{"id":1010600935539,"title":"Chanterelle Wild Mushrooms Powder - Wildharvested - 1 oz.","handle":"chanterelle-wild-mushrooms-powder-wildharvested-1-oz","description":"Freshest Dried Mushrooms In USA!\nShipped In Flavor Savor Bags!\nPacked Fresh To Order At Florida Herb House!\n\nYou will get about 10 one teaspoon servings out of one ounce of our gourmet chanterelle mushroom powder. Use a teaspoon in any mushroom sauce or mushroom gravy recipe to make the flavor jump out of the pot!\n\nChanterelles seem to be worth their weight in gold. They are golden looking, golden tasting, and golden priced. The cap is fleshy, with wavy, rounded cap margins tapering downward to meet the stem. The gills are not the usual thin straight panels hanging from the lower surface of the cap, as we see in the common store mushroom. Instead, the ridges are rounded, blunt, shallow, and widely spaced. At the edge of the cap they are forked and interconnected. \n\n\nThis pleasantly aromatic fleshy wild mushroom shines like an exotic golden flower when seen from a distance against the drab autumn forest background. Also known as \"golden chanterelle\" and \"egg mushroom,\" it has a magical appeal for most culinary experts in Europe, United States, and Asia. But all chanterelles are not alike. European and Asian forms are usually about the size of a thumb. In the eastern United States they are the size of a fist. But, ah, in the west they can be as large as two hand spans--from little finger to little finger. Chanterelles weighing as much as two pounds are not uncommon.\n\n\n\nChanterelles seem to be worth their weight in gold. They are golden looking, golden tasting, and golden priced. The cap is fleshy, with wavy, rounded cap margins tapering downward to meet the stem. The gills are not the usual thin straight panels hanging from the lower surface of the cap, as we see in the common store mushroom. Instead, the ridges are rounded, blunt, shallow, and widely spaced. At the edge of the cap they are forked and interconnected. The chanterelle's aroma is variously described as apricot- or peachlike. It is unmistakably different and identifiable.\n\nChanterelles will reappear in the same places year after year if carefully harvested so as not to disturb the ground in which the mycelium (the vegetative part of the mushroom) grows. There are yearly variations--some years more mushrooms, some less. They fruit from September to February on the West Coast and almost all summer in the east, sometimes coming up in several flushes. We think of them as promiscuous in their plant relationships, because we have found their mycelial threads intertwined with the roots of hardwood trees, conifers, shrubs, and bushes. They enjoy deep, old leaf litter. Chanterelles are seldom invaded by insects. And forest animals do not share our interest in them as food.\n\n\n\nCooking - them into hunks of a generous size, so that the maximum amount of flavor can be appreciated. Chanterelles are meaty and chewy. One of the best ways to cook them is to slice and sauté them in butter. Cream or half and half and chicken broth are good additions. Chanterelles bake well and retain their flavor after long cooking. Eggs, chicken, pork, and veal harmonize beautifully with them.\n\nAfter trying many recipes, we still prefer to cook chanterelles by baking them for 20 minutes in chicken broth with coarsely chopped onions. Serve this over rice or pasta. Potatoes will overpower the chanterelle flavor, as will many other vegetables.\n\nVery few people eat chanterelles raw. They are peppery and upsetting, and they can make some people ill. In any case, their finest flavor can only be appreciated when they are thoroughly cooked.\n\nPreserving - Freeze Chanterelles after sautéing with butter and onions. When defrosted, they will retain most of their flavor. Dried chanterelles lose flavor and the texture of the slices becomes rubbery. A chef recently suggested that dried chanterelles reconstituted in water overnight retain more flavor if the soaking water is included when they are cooked.\n\nTo can chanterelles, clean them thouroughly and cut them in big chunks and steam for 20 minutes. Place the pieces in small canning jars and cover them with the liquid from the steaming vessel or boiling water to make up the difference. Add 1\/2 teaspoon salt and 1\/2 teaspoon vinegar. Finally, sterilize them for 40 minutes in a pressure cooker at 10 pounds pressure.\n\n\nChanterelles can be pickled with various spices and flavorings in vinegar, oil, soy sauce, etc.. They will keep for a week in the refrigerator.\nBelow You Will Find A Couple Of Our Favorite Chanterelle Recipes!\n\nMarinated Chanterelles - Serves 8 as an appetizer\n\nPaul is a well-known Berkeley chef. He recommends that these marinated chanterelles be eaten as appetizers or be heated and drained to serve over pasta.\n\n1 cup peanut oil or light olive oil \n1\/4 pound dried chanterelles, cut into slices (make sure they are dried--waterlogged mushrooms won't work) \nMarinade: \n1\/4 cup fine wine vinegar, balsamic or fruit vinegar \n1 garlic clove, sliced thin \n1 bay leaf \n1 teaspoon Dijon mustard \nPinch of fresh herbs (tarragon, savory, oregano, or marjoram) \n1\/4 teaspoon salt \n \nIn a sauté pan or skillet, heat the oil until it becomes very hot, then add the chanterelles. Toss them in the pan quickly for 3 to 5 minutes. Combine all the marinade ingredients. Add the chanterelles and the oil from the pan. Marinate the mushrooms for at least 4 hours in the refrigerator. This will keep for 2 weeks in the refrigerator.\n\n\nChanterelle Mushrooms And Bacon Delight!\nINGREDIENTS (Nutrition)\n2 teaspoons olive oil \n2 tablespoons minced shallots \n1 clove garlic, minced \n1 cup dried chanterelle mushrooms, finely chopped \n1 tablespoon brandy \n1\/2 teaspoon minced fresh thyme \n1 tablespoon minced fresh parsley \n1\/4 teaspoon salt and pepper to taste \n1 egg \n1\/4 cup milk \n1\/4 cup shredded Swiss cheese \n2 tablespoons cream cheese, softened \n2 slices bacon, cooked and crumbled \n24 mini phyllo tart shells \n\nDIRECTIONS\nPreheat oven to 325 degrees F (165 degrees C). Heat olive oil in a large skillet over medium heat. Saute shallots until they begin to brown. Add garlic and mushrooms, and cook until tender. Deglaze pan with brandy, and season with thyme, parsley, salt, and pepper. Remove from heat, and allow to cool. \nIn a large bowl, combine egg, milk, Swiss cheese, cream cheese, and bacon. Fold in mushroom mixture. Spoon evenly into phyllo cups, and place cups on baking sheet. \nBake in preheated oven for 15 to 20 minutes, or until filling is set. \n\nTags:\nchanterelle mushrooms\nchanterelle recipes\nchanterelle mushroom recipes\nchanterelle mushroom\nchanterelle mushroom identification\nchanterelle nyc\nchanterelle mushrooms recipes\nbuy chanterelle mushrooms\nchanterelle recipe\nidentifying chanterelle mushrooms\nchanterelle mushroom soup\nchanterelle mushrooms washington\nchanterelle soup\nfalse chanterelle\nchanterelle restaurant\ndried chanterelle mushrooms\nchanterelle identification\nchanterelle risotto\nchanterelle mushroom recipe\nchanterelle sacramento\ncooking chanterelle mushrooms\nchanterelle mushroom hunting\ngolden chanterelle\nchanterelle spores\nwhite chanterelle mushrooms\nchanterelle mushrooms identification\nchanterelle bras\ngrowing chanterelle mushrooms\nchanterelle season\nchanterelle pasta recipes\nchanterelle pasta\nchanterelle sauce\nmushrooms chanterelle\nchanterelle soup recipes\nchanterelle photography\nwhite chanterelle\nchanterelle mushroom season\nwild chanterelle mushrooms\nchanterelle mushroom spores\nchanterelle banjo\nblack chanterelle\nchanterelle new york\nchanterelle mushroom sauce\nchanterelle hunting\nchanterelle mushrooms oregon\nmushroom chanterelle\nbuy chanterelle\ngrow chanterelle mushrooms\nchanterelle mushroom buyers\ncleaning chanterelle mushrooms\n\n","published_at":"2018-06-18T12:25:16-04:00","created_at":"2018-06-18T12:25:17-04:00","vendor":"vendor-unknown","type":"All","tags":[],"price":799,"price_min":799,"price_max":799,"available":true,"price_varies":false,"compare_at_price":null,"compare_at_price_min":0,"compare_at_price_max":0,"compare_at_price_varies":false,"variants":[{"id":10708782186611,"title":"Default Title","option1":"Default Title","option2":null,"option3":null,"sku":"713","requires_shipping":true,"taxable":false,"featured_image":null,"available":true,"name":"Chanterelle Wild Mushrooms Powder - Wildharvested - 1 oz.","public_title":null,"options":["Default Title"],"price":799,"weight":91,"compare_at_price":null,"inventory_management":"shopify","barcode":""}],"images":["\/\/cdn.shopify.com\/s\/files\/1\/0057\/2617\/5347\/products\/chantrelle.jpg?v=1533740420"],"featured_image":"\/\/cdn.shopify.com\/s\/files\/1\/0057\/2617\/5347\/products\/chantrelle.jpg?v=1533740420","options":["Title"],"content":"Freshest Dried Mushrooms In USA!\nShipped In Flavor Savor Bags!\nPacked Fresh To Order At Florida Herb House!\n\nYou will get about 10 one teaspoon servings out of one ounce of our gourmet chanterelle mushroom powder. Use a teaspoon in any mushroom sauce or mushroom gravy recipe to make the flavor jump out of the pot!\n\nChanterelles seem to be worth their weight in gold. They are golden looking, golden tasting, and golden priced. The cap is fleshy, with wavy, rounded cap margins tapering downward to meet the stem. The gills are not the usual thin straight panels hanging from the lower surface of the cap, as we see in the common store mushroom. Instead, the ridges are rounded, blunt, shallow, and widely spaced. At the edge of the cap they are forked and interconnected. \n\n\nThis pleasantly aromatic fleshy wild mushroom shines like an exotic golden flower when seen from a distance against the drab autumn forest background. Also known as \"golden chanterelle\" and \"egg mushroom,\" it has a magical appeal for most culinary experts in Europe, United States, and Asia. But all chanterelles are not alike. European and Asian forms are usually about the size of a thumb. In the eastern United States they are the size of a fist. But, ah, in the west they can be as large as two hand spans--from little finger to little finger. Chanterelles weighing as much as two pounds are not uncommon.\n\n\n\nChanterelles seem to be worth their weight in gold. They are golden looking, golden tasting, and golden priced. The cap is fleshy, with wavy, rounded cap margins tapering downward to meet the stem. The gills are not the usual thin straight panels hanging from the lower surface of the cap, as we see in the common store mushroom. Instead, the ridges are rounded, blunt, shallow, and widely spaced. At the edge of the cap they are forked and interconnected. The chanterelle's aroma is variously described as apricot- or peachlike. It is unmistakably different and identifiable.\n\nChanterelles will reappear in the same places year after year if carefully harvested so as not to disturb the ground in which the mycelium (the vegetative part of the mushroom) grows. There are yearly variations--some years more mushrooms, some less. They fruit from September to February on the West Coast and almost all summer in the east, sometimes coming up in several flushes. We think of them as promiscuous in their plant relationships, because we have found their mycelial threads intertwined with the roots of hardwood trees, conifers, shrubs, and bushes. They enjoy deep, old leaf litter. Chanterelles are seldom invaded by insects. And forest animals do not share our interest in them as food.\n\n\n\nCooking - them into hunks of a generous size, so that the maximum amount of flavor can be appreciated. Chanterelles are meaty and chewy. One of the best ways to cook them is to slice and sauté them in butter. Cream or half and half and chicken broth are good additions. Chanterelles bake well and retain their flavor after long cooking. Eggs, chicken, pork, and veal harmonize beautifully with them.\n\nAfter trying many recipes, we still prefer to cook chanterelles by baking them for 20 minutes in chicken broth with coarsely chopped onions. Serve this over rice or pasta. Potatoes will overpower the chanterelle flavor, as will many other vegetables.\n\nVery few people eat chanterelles raw. They are peppery and upsetting, and they can make some people ill. In any case, their finest flavor can only be appreciated when they are thoroughly cooked.\n\nPreserving - Freeze Chanterelles after sautéing with butter and onions. When defrosted, they will retain most of their flavor. Dried chanterelles lose flavor and the texture of the slices becomes rubbery. A chef recently suggested that dried chanterelles reconstituted in water overnight retain more flavor if the soaking water is included when they are cooked.\n\nTo can chanterelles, clean them thouroughly and cut them in big chunks and steam for 20 minutes. Place the pieces in small canning jars and cover them with the liquid from the steaming vessel or boiling water to make up the difference. Add 1\/2 teaspoon salt and 1\/2 teaspoon vinegar. Finally, sterilize them for 40 minutes in a pressure cooker at 10 pounds pressure.\n\n\nChanterelles can be pickled with various spices and flavorings in vinegar, oil, soy sauce, etc.. They will keep for a week in the refrigerator.\nBelow You Will Find A Couple Of Our Favorite Chanterelle Recipes!\n\nMarinated Chanterelles - Serves 8 as an appetizer\n\nPaul is a well-known Berkeley chef. He recommends that these marinated chanterelles be eaten as appetizers or be heated and drained to serve over pasta.\n\n1 cup peanut oil or light olive oil \n1\/4 pound dried chanterelles, cut into slices (make sure they are dried--waterlogged mushrooms won't work) \nMarinade: \n1\/4 cup fine wine vinegar, balsamic or fruit vinegar \n1 garlic clove, sliced thin \n1 bay leaf \n1 teaspoon Dijon mustard \nPinch of fresh herbs (tarragon, savory, oregano, or marjoram) \n1\/4 teaspoon salt \n \nIn a sauté pan or skillet, heat the oil until it becomes very hot, then add the chanterelles. Toss them in the pan quickly for 3 to 5 minutes. Combine all the marinade ingredients. Add the chanterelles and the oil from the pan. Marinate the mushrooms for at least 4 hours in the refrigerator. This will keep for 2 weeks in the refrigerator.\n\n\nChanterelle Mushrooms And Bacon Delight!\nINGREDIENTS (Nutrition)\n2 teaspoons olive oil \n2 tablespoons minced shallots \n1 clove garlic, minced \n1 cup dried chanterelle mushrooms, finely chopped \n1 tablespoon brandy \n1\/2 teaspoon minced fresh thyme \n1 tablespoon minced fresh parsley \n1\/4 teaspoon salt and pepper to taste \n1 egg \n1\/4 cup milk \n1\/4 cup shredded Swiss cheese \n2 tablespoons cream cheese, softened \n2 slices bacon, cooked and crumbled \n24 mini phyllo tart shells \n\nDIRECTIONS\nPreheat oven to 325 degrees F (165 degrees C). Heat olive oil in a large skillet over medium heat. Saute shallots until they begin to brown. Add garlic and mushrooms, and cook until tender. Deglaze pan with brandy, and season with thyme, parsley, salt, and pepper. Remove from heat, and allow to cool. \nIn a large bowl, combine egg, milk, Swiss cheese, cream cheese, and bacon. Fold in mushroom mixture. Spoon evenly into phyllo cups, and place cups on baking sheet. \nBake in preheated oven for 15 to 20 minutes, or until filling is set. \n\nTags:\nchanterelle mushrooms\nchanterelle recipes\nchanterelle mushroom recipes\nchanterelle mushroom\nchanterelle mushroom identification\nchanterelle nyc\nchanterelle mushrooms recipes\nbuy chanterelle mushrooms\nchanterelle recipe\nidentifying chanterelle mushrooms\nchanterelle mushroom soup\nchanterelle mushrooms washington\nchanterelle soup\nfalse chanterelle\nchanterelle restaurant\ndried chanterelle mushrooms\nchanterelle identification\nchanterelle risotto\nchanterelle mushroom recipe\nchanterelle sacramento\ncooking chanterelle mushrooms\nchanterelle mushroom hunting\ngolden chanterelle\nchanterelle spores\nwhite chanterelle mushrooms\nchanterelle mushrooms identification\nchanterelle bras\ngrowing chanterelle mushrooms\nchanterelle season\nchanterelle pasta recipes\nchanterelle pasta\nchanterelle sauce\nmushrooms chanterelle\nchanterelle soup recipes\nchanterelle photography\nwhite chanterelle\nchanterelle mushroom season\nwild chanterelle mushrooms\nchanterelle mushroom spores\nchanterelle banjo\nblack chanterelle\nchanterelle new york\nchanterelle mushroom sauce\nchanterelle hunting\nchanterelle mushrooms oregon\nmushroom chanterelle\nbuy chanterelle\ngrow chanterelle mushrooms\nchanterelle mushroom buyers\ncleaning chanterelle mushrooms\n\n"}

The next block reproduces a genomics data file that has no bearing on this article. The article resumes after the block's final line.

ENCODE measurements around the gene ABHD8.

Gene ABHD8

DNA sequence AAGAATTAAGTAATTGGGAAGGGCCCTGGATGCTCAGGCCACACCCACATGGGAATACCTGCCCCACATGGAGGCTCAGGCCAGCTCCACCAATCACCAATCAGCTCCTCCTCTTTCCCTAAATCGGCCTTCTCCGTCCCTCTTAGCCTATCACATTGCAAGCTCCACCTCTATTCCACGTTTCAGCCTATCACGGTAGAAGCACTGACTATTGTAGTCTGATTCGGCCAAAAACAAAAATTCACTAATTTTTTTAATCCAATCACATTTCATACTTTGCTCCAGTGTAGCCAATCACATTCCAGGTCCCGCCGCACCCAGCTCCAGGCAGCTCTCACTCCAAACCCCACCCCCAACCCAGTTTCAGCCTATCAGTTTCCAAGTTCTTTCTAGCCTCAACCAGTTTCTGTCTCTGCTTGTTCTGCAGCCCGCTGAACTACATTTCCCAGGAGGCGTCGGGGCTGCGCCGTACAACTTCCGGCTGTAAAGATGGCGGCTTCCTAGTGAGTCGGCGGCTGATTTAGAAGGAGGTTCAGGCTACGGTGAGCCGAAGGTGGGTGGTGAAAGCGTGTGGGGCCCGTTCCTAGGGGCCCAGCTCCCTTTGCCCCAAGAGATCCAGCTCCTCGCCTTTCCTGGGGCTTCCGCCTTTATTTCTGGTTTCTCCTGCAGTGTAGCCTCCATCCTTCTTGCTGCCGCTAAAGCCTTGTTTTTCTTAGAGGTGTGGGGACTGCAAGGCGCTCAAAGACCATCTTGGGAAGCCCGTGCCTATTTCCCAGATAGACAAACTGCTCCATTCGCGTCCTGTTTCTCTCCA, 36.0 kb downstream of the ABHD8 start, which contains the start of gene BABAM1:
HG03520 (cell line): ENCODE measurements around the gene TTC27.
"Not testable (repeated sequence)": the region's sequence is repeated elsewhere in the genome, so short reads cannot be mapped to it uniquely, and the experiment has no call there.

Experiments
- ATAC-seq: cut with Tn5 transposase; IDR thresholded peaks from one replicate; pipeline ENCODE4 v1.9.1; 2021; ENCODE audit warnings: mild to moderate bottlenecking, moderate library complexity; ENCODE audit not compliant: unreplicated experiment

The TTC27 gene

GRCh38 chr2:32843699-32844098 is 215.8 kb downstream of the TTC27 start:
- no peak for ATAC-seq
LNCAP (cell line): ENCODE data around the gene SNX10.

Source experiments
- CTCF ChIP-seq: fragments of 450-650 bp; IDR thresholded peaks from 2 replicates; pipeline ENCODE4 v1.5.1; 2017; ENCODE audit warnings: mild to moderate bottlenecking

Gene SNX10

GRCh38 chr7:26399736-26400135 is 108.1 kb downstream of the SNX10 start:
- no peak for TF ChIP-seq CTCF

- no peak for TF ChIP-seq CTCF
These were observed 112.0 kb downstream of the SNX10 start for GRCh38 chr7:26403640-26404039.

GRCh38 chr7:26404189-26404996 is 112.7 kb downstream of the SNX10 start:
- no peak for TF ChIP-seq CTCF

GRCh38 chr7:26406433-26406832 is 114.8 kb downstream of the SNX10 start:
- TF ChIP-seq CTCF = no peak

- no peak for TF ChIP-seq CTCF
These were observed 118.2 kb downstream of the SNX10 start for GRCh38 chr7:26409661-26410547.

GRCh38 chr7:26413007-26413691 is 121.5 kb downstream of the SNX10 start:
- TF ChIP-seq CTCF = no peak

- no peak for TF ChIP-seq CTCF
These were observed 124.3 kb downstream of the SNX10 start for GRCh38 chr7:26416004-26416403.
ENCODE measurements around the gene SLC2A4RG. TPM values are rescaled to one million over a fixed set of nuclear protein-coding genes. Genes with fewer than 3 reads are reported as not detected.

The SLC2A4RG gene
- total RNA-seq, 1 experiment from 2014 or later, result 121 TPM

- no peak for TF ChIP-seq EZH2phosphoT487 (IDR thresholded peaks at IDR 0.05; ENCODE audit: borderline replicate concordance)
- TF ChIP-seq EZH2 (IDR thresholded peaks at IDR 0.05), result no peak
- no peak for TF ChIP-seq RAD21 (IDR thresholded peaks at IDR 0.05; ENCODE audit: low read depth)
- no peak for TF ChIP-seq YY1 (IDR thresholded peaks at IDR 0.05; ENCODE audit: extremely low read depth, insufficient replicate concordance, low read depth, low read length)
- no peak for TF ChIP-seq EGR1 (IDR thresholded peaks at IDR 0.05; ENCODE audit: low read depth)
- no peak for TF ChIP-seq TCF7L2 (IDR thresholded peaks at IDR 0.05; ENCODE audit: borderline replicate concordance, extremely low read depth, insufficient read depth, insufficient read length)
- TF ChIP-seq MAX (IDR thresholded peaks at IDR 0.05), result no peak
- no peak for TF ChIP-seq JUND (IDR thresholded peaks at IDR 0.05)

Chanterelle Wild Mushrooms Powder - Wildharvested - 1 oz.

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Freshest Dried Mushrooms In USA! Shipped In Flavor Savor Bags! Packed Fresh To Order At Florida Herb House! You will get about 10 one teaspoon servings out of one ounce of our gourmet chanterelle mushroom powder. Use a teaspoon in any mushroom sauce or mushroom gravy recipe to make the flavor jump out of the pot! Chanterelles seem to be worth their weight in gold. They are golden looking, golden tasting, and golden priced. The cap is fleshy, with wavy, rounded cap margins tapering downward to meet the stem. The gills are not the usual thin straight panels hanging from the lower surface of the cap, as we see in the common store mushroom. Instead, the ridges are rounded, blunt, shallow, and widely spaced. At the edge of the cap they are forked and interconnected. This pleasantly aromatic fleshy wild mushroom shines like an exotic golden flower when seen from a distance against the drab autumn forest background. Also known as "golden chanterelle" and "egg mushroom," it has a magical appeal for most culinary experts in Europe, United States, and Asia. But all chanterelles are not alike. European and Asian forms are usually about the size of a thumb. In the eastern United States they are the size of a fist. But, ah, in the west they can be as large as two hand spans--from little finger to little finger. Chanterelles weighing as much as two pounds are not uncommon. Chanterelles seem to be worth their weight in gold. They are golden looking, golden tasting, and golden priced. The cap is fleshy, with wavy, rounded cap margins tapering downward to meet the stem. The gills are not the usual thin straight panels hanging from the lower surface of the cap, as we see in the common store mushroom. Instead, the ridges are rounded, blunt, shallow, and widely spaced. At the edge of the cap they are forked and interconnected. The chanterelle's aroma is variously described as apricot- or peachlike. It is unmistakably different and identifiable. Chanterelles will reappear in the same places year after year if carefully harvested so as not to disturb the ground in which the mycelium (the vegetative part of the mushroom) grows. There are yearly variations--some years more mushrooms, some less. They fruit from September to February on the West Coast and almost all summer in the east, sometimes coming up in several flushes. We think of them as promiscuous in their plant relationships, because we have found their mycelial threads intertwined with the roots of hardwood trees, conifers, shrubs, and bushes. They enjoy deep, old leaf litter. Chanterelles are seldom invaded by insects. And forest animals do not share our interest in them as food. Cooking - them into hunks of a generous size, so that the maximum amount of flavor can be appreciated. Chanterelles are meaty and chewy. One of the best ways to cook them is to slice and sauté them in butter. Cream or half and half and chicken broth are good additions. Chanterelles bake well and retain their flavor after long cooking. Eggs, chicken, pork, and veal harmonize beautifully with them. After trying many recipes, we still prefer to cook chanterelles by baking them for 20 minutes in chicken broth with coarsely chopped onions. Serve this over rice or pasta. Potatoes will overpower the chanterelle flavor, as will many other vegetables. Very few people eat chanterelles raw. They are peppery and upsetting, and they can make some people ill. In any case, their finest flavor can only be appreciated when they are thoroughly cooked. Preserving - Freeze Chanterelles after sautéing with butter and onions. When defrosted, they will retain most of their flavor. Dried chanterelles lose flavor and the texture of the slices becomes rubbery. A chef recently suggested that dried chanterelles reconstituted in water overnight retain more flavor if the soaking water is included when they are cooked. To can chanterelles, clean them thouroughly and cut them in big chunks and steam for 20 minutes. Place the pieces in small canning jars and cover them with the liquid from the steaming vessel or boiling water to make up the difference. Add 1/2 teaspoon salt and 1/2 teaspoon vinegar. Finally, sterilize them for 40 minutes in a pressure cooker at 10 pounds pressure. Chanterelles can be pickled with various spices and flavorings in vinegar, oil, soy sauce, etc.. They will keep for a week in the refrigerator. Below You Will Find A Couple Of Our Favorite Chanterelle Recipes! Marinated Chanterelles - Serves 8 as an appetizer Paul is a well-known Berkeley chef. He recommends that these marinated chanterelles be eaten as appetizers or be heated and drained to serve over pasta. 1 cup peanut oil or light olive oil 1/4 pound dried chanterelles, cut into slices (make sure they are dried--waterlogged mushrooms won't work) Marinade: 1/4 cup fine wine vinegar, balsamic or fruit vinegar 1 garlic clove, sliced thin 1 bay leaf 1 teaspoon Dijon mustard Pinch of fresh herbs (tarragon, savory, oregano, or marjoram) 1/4 teaspoon salt In a sauté pan or skillet, heat the oil until it becomes very hot, then add the chanterelles. Toss them in the pan quickly for 3 to 5 minutes. Combine all the marinade ingredients. Add the chanterelles and the oil from the pan. Marinate the mushrooms for at least 4 hours in the refrigerator. This will keep for 2 weeks in the refrigerator. Chanterelle Mushrooms And Bacon Delight! INGREDIENTS (Nutrition) 2 teaspoons olive oil 2 tablespoons minced shallots 1 clove garlic, minced 1 cup dried chanterelle mushrooms, finely chopped 1 tablespoon brandy 1/2 teaspoon minced fresh thyme 1 tablespoon minced fresh parsley 1/4 teaspoon salt and pepper to taste 1 egg 1/4 cup milk 1/4 cup shredded Swiss cheese 2 tablespoons cream cheese, softened 2 slices bacon, cooked and crumbled 24 mini phyllo tart shells DIRECTIONS Preheat oven to 325 degrees F (165 degrees C). Heat olive oil in a large skillet over medium heat. Saute shallots until they begin to brown. Add garlic and mushrooms, and cook until tender. Deglaze pan with brandy, and season with thyme, parsley, salt, and pepper. Remove from heat, and allow to cool. In a large bowl, combine egg, milk, Swiss cheese, cream cheese, and bacon. Fold in mushroom mixture. Spoon evenly into phyllo cups, and place cups on baking sheet. Bake in preheated oven for 15 to 20 minutes, or until filling is set. Tags: chanterelle mushrooms chanterelle recipes chanterelle mushroom recipes chanterelle mushroom chanterelle mushroom identification chanterelle nyc chanterelle mushrooms recipes buy chanterelle mushrooms chanterelle recipe identifying chanterelle mushrooms chanterelle mushroom soup chanterelle mushrooms washington chanterelle soup false chanterelle chanterelle restaurant dried chanterelle mushrooms chanterelle identification chanterelle risotto chanterelle mushroom recipe chanterelle sacramento cooking chanterelle mushrooms chanterelle mushroom hunting golden chanterelle chanterelle spores white chanterelle mushrooms chanterelle mushrooms identification chanterelle bras growing chanterelle mushrooms chanterelle season chanterelle pasta recipes chanterelle pasta chanterelle sauce mushrooms chanterelle chanterelle soup recipes chanterelle photography white chanterelle chanterelle mushroom season wild chanterelle mushrooms chanterelle mushroom spores chanterelle banjo black chanterelle chanterelle new york chanterelle mushroom sauce chanterelle hunting chanterelle mushrooms oregon mushroom chanterelle buy chanterelle grow chanterelle mushrooms chanterelle mushroom buyers cleaning chanterelle mushrooms